Young Fentanyl Overdose Deaths Are Spiking In San Diego County

overdose deaths

Young people in San Diego County, like around the US, have a problem with fentanyl. They’re not using it on purpose but instead are experimenting with drugs that somehow contain it. This is one reason younger people, including teenagers, are now dying at record numbers from overdose deaths.

Fentanyl is a drug typically used for people in severe pain, such as stage 4 cancer. It is also used as a sedative for surgeries. According to the CDC, the drug itself is 100 times more potent than morphine and 50 times stronger than heroin.

And now America has a fentanyl problem – not large amounts of people addicted to it, but large amounts of people dying after accidentally using it.

Fentanyl Overdoses Are Getting Younger

Roneet Lev, an emergency room physician at Scripps Mercy Hospital in San Diego, California, told Bloomberg that most of the overdose deaths she’s seen in teens are accidental overdoses. One of her young patients, 14 years old, died from a fentanyl overdose.

“The problem is both supply and demand,” she said. “There’s already a lot of fentanyl coming into our market, and now we have a pandemic where people are isolated and not working, or not in school. These teenagers probably don’t have a substance use disorder, they’re experimenting, making a bad choice, and they end up dead.”

Education And Prevention Efforts

Many cities and nonprofits say that harm reduction is an integral part of tackling the opioid epidemic. After all, many of the young people who are dying don’t even mean to take fentanyl. They often believe they’re taking a pill such as Percocet, Adderall, Ecstacy, etc. It may be the first time they have ever taken a drug at all.

Many law enforcement agencies are trying to get the word out about counterfeit pills and the dangers of fentanyl.

Some nonprofits offer fentanyl testing strips as a harm reduction measure that can test drugs for the presence of fentanyl. Then, the user can decide if they want to take it or flush it. Narcan, an overdose reversal drug, is also available to people who use opioids and other concerned community members. Carrying this drug can help reverse fatal overdoses, but when it’s a drug like fentanyl, reversal may require multiple doses of Narcan.

Staying Sober in Sober Housing

If you or somebody you love needs a safe living space to continue their recovery journey, sober housing may be the answer. We have an excellent, enthusiastic, peaceful environment where you can learn to live life on its terms, substance-free. Call us to learn more about our programs at 760-216-2077.

The addiction crisis is raging in San Diego during the times of the COVID-19 pandemic. Like many parts of the country, addiction rates have seen an uptick due to isolation and other stressors of the pandemic. San Diego has lost an average of three people a day to overdoses.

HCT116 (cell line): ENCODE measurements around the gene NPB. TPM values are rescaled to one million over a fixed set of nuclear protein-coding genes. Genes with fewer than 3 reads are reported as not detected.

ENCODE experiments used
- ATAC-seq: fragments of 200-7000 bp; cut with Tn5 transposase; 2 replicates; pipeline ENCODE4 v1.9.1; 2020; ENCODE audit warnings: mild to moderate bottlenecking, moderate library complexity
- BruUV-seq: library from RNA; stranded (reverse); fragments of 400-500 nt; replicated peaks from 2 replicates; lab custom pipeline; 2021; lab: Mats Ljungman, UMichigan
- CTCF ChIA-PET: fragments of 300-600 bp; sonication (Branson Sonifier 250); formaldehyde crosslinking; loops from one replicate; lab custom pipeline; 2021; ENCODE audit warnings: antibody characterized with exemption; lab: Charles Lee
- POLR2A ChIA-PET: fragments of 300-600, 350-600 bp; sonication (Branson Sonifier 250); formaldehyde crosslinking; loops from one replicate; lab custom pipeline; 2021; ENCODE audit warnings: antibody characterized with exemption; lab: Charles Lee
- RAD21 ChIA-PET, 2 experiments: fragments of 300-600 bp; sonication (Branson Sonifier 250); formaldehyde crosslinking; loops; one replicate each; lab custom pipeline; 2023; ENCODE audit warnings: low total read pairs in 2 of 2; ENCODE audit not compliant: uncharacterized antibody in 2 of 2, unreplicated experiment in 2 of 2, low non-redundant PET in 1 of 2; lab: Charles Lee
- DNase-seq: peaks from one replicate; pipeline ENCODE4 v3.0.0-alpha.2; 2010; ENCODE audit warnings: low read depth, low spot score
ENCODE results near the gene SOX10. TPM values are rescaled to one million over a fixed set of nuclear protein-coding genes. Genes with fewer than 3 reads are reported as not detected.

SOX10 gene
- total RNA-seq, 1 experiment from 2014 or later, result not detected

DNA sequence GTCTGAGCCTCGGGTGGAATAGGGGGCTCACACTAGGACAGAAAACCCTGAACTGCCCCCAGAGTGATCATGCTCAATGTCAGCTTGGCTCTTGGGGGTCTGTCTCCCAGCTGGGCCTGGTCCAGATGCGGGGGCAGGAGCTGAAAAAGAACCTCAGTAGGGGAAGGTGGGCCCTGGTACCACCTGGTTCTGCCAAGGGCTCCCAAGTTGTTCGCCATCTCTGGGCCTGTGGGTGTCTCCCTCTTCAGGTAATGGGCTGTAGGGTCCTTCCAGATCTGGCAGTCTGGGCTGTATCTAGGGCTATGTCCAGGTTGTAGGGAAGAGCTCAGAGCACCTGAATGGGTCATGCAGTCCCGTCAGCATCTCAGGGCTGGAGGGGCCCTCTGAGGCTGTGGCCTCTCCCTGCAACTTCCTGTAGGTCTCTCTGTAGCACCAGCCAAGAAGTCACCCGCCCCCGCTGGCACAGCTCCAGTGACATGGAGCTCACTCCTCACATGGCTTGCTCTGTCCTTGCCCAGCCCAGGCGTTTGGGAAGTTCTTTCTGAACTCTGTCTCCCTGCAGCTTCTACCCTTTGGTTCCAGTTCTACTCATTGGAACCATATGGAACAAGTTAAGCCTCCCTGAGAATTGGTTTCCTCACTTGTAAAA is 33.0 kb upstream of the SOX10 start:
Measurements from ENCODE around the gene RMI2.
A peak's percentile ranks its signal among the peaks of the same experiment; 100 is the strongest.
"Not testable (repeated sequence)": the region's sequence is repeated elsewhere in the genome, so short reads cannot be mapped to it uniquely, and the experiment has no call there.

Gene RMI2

In 2020, the County reported 457 fentanyl-related overdose deaths, but not all opioid deaths are from fentanyl, and not all opioid deaths have yet been counted. A total of 722 meth users were lost to an overdose last year, up from 546 the previous year. A large number of prescription drug users – 576 – were lost to overdose as well.

All of these numbers are startling. In recovery, there have been many anecdotes of people with long-term sobriety relapsing. Relapse doesn't have to be a part of your story, even if you're struggling. And even if you DO relapse, you are welcome back to recovery with open arms.

Staying Supported During the Pandemic

Of course, life has been difficult for people of all walks of life during the pandemic. And for most of us, it’s not over. People who live with addiction especially need support during these times. Staying connected to other people in recovery can help you stay sober and sane.

San Diego offers many opportunities for recovery for those who embrace them. 12-step meetings, therapy online, and even peer support groups are incredibly valuable for people in recovery.

Lifesaving Services in San Diego For Drug Users

The Harm Reduction Coalition of San Diego County is one example of an organization that uses state grant money to help reduce the harmful dangers of addiction. They offer needle exchange services and the opioid-reversal drug, Narcan, to drug users to help them stay safe.

Harm Reduction Coalition of San Diego also offers fentanyl test strips, wound care, education, and referrals for healthcare.

Sober Living Opportunities for Newly Sober

Are you a recovering addict or alcohol looking for a sober living situation that offers recovery and stability? Sober living situations offer structure and independence as you learn to live life on its terms, without substances.

Living with others who have the same goals and similar challenges can help you continue to grow in recovery. Structured support will help you stay centered. You’ll also find community and camaraderie in daily living activities such as cooking, doing chores, or even taking time together to go bike riding or strolling on the beach.

Many people who are looking for aftercare choose sober living as their next step.

Learn more about sober living opportunities by giving us a call at 760-216-2077.

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